Conclusion: The negative impacts of imprisonment on civic involvement (e.g., voting) or trust in government are large. “The effect of being incarcerated [on political involvement]… is larger in size than having a college-educated parent, being in the military, receiving welfare and being black…. It is not just that custodial populations come from disadvantaged backgrounds or are prevented from voting due to felon exclusions; the results point to the large independent effect of punitive encounters that does not depend on pre-existing characteristics….” (p. 827).
Reference: Weaver, Vesla M. and Amy E. Lerman (2010). Political Consequences of the Carceral State. American Political Science Review 104(4), 1-17.
Public opinion about crime and punishment matters: Data from the US suggest that American legislators between 1953 and 2012 responded to increased concern in the general public about crime and that changes in imprisonment were affected by these public attitudes.
Incarceration rates are largely driven by policy decisions made, typically, by elected officials. What, then, is the role of public opinion? Two positions have been argued. First it has been suggested that politicians lead public opinion on this issue –for example, creating policies, and selling arguments to the public that support high incarceration – and that the public follows their political leaders. Second, the opposite has been suggested: that politicians respond to demands from the public for harsher criminal justice policies. This paper, using US data, argues that the second explanation is more accurate.
There are many reasons to expect that, in the US at least, public opinion is an important cause of increased imprisonment. First, in 24 states, the public can have direct impact on criminal justice policies by way of ballot initiatives. The original 3-strikes law in California was implemented in this way (Criminological Highlights 1(2)#5). If such laws are popular among members of the public, there may be pressure in neighbouring states for similar laws. Judges and prosecutors in many states are elected and may respond to public pressure simply to stay in office. Furthermore, it is unlikely that the sustained support for more punitive policies over a long period of time from both political parties in the US would have occurred had there not been support from the public.
Studying the effects of public opinion about crime is difficult because straightforward measures of ‘public punitiveness’ are not available consistently over a long period of time. Instead, this study uses multiple questions asked occasionally over long periods of time to form an overall index of public punitiveness. Four dimensions were examined: criminals’ rights and the punishment of criminals, support for the death penalty, views about spending on crime and the criminal justice system, and confidence and trust in the police and the criminal justice system. Results were gathered from a number of public opinion organizations for the period 1953-2012. The patterns for the four dimensions over time were relatively similar suggesting that these four dimensions reflect common underlying attitudes related to being tough on crime.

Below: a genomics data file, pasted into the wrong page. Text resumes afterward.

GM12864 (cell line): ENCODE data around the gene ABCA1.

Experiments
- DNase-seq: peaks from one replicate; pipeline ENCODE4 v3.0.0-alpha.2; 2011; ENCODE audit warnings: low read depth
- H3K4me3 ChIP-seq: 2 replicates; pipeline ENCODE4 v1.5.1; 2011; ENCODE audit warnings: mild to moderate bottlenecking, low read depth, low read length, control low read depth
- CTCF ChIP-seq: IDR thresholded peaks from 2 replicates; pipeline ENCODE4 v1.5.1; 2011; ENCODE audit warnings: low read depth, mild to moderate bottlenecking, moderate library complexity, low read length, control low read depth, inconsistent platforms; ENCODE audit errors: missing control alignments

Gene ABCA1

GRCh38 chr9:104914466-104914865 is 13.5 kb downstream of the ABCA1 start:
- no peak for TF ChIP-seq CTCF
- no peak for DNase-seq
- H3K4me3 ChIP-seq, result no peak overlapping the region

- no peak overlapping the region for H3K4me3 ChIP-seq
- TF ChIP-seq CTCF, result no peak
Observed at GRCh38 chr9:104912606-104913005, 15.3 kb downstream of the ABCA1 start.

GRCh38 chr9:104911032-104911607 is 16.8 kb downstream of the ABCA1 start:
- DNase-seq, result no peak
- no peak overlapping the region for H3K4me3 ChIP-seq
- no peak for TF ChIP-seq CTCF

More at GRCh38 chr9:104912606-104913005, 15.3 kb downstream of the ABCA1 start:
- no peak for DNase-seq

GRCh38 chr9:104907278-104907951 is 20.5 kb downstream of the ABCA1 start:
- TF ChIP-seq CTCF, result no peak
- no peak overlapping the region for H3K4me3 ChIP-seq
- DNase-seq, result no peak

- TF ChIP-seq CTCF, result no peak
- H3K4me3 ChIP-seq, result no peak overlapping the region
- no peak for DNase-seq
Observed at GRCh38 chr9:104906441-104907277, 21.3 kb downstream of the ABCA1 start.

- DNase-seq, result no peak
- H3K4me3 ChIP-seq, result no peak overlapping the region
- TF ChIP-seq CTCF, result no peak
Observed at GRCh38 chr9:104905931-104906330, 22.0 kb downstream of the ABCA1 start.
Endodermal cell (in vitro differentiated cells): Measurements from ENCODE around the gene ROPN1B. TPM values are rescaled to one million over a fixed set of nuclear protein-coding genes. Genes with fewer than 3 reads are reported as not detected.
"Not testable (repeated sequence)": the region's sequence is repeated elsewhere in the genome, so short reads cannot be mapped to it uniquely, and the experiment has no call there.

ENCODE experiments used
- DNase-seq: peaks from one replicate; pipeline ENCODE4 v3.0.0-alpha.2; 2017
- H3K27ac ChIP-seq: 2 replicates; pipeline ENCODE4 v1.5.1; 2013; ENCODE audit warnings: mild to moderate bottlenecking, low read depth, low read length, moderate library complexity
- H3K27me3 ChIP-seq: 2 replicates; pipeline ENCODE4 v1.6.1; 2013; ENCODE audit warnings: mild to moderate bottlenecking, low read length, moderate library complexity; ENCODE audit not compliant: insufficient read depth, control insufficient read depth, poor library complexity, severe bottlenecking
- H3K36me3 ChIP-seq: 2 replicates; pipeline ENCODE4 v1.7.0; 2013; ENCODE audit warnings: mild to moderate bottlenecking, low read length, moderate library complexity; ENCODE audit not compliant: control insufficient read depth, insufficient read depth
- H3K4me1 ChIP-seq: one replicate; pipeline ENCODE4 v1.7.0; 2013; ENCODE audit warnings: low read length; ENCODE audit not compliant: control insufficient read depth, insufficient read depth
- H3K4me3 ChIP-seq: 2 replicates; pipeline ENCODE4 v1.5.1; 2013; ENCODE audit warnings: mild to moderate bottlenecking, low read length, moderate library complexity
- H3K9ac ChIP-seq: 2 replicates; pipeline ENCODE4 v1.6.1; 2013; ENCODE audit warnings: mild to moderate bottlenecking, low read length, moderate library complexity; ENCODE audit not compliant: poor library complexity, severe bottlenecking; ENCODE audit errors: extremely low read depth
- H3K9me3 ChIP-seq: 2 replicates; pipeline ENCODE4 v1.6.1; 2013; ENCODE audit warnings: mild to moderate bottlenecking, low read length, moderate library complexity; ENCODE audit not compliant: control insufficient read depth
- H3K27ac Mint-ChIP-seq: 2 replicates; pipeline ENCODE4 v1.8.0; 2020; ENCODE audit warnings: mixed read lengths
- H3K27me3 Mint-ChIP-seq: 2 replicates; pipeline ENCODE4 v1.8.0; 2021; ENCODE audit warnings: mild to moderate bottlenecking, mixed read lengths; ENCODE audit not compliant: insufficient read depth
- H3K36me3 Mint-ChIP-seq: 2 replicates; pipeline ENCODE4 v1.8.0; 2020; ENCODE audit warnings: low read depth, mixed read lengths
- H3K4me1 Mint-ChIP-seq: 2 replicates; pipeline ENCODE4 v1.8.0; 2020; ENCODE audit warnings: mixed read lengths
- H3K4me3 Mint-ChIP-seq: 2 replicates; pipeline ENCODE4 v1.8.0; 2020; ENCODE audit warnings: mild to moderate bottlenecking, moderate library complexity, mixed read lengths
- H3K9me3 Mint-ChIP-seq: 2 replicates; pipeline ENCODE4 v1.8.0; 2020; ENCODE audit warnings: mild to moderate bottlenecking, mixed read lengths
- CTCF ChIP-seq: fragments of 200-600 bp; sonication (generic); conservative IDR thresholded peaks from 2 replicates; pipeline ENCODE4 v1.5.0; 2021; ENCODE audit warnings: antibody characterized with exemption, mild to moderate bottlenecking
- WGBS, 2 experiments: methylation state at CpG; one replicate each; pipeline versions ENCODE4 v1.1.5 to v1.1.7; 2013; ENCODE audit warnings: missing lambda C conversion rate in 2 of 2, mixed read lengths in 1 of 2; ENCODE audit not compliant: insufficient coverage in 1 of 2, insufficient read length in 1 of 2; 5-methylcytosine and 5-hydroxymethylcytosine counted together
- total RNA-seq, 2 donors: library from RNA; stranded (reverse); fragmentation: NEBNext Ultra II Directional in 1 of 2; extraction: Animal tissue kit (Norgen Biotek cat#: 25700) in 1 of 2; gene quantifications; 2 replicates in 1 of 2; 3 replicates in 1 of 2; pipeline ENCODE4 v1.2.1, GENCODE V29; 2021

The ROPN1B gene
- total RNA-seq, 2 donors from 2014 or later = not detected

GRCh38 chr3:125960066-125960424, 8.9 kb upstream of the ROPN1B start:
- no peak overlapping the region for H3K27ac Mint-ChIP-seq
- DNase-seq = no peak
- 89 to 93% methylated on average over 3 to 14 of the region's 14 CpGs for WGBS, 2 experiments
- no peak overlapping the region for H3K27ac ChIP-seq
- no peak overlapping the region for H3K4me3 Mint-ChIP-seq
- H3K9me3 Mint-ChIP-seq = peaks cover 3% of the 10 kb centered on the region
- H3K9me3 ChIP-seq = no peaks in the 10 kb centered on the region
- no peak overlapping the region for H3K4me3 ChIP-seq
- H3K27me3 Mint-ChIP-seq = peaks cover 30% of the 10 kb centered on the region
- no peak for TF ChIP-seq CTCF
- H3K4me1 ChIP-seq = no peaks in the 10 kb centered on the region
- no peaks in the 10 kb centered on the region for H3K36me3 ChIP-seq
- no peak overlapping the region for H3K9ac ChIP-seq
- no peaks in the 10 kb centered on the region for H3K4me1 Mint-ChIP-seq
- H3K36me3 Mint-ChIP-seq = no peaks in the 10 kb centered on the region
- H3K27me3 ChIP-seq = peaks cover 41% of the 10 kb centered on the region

New admissions to prisons were used as the main incarceration measure because they reflect contemporaneous decisions better than do counts of prisoners. [Counts reflect not only recent decisions, but decisions made some time earlier.] The results show that changes in the rate of prison admissions correlate very highly with attitudes of the public: “Support for being tough on crime explains over 30% of the changes in the incarceration rate” (p. 9). This simple relationship holds even after controlling for other potential determinants of imprisonment rates: various crime measures, economic inequality, and political party support.
Congressional hearings related to crime were used as a measure of political attention to crime and imprisonment. The data suggest that “shifts in the public’s punitiveness appear to precede shifts in congressional attention to crime” (p. 12). “The public’s rising punitiveness offers a theoretical framework for understanding why interest groups and policy makers have advanced policies that have led the U.S. to become the most punitive country in the world” (p. 13). They did so, apparently, because they decided to follow public opinion.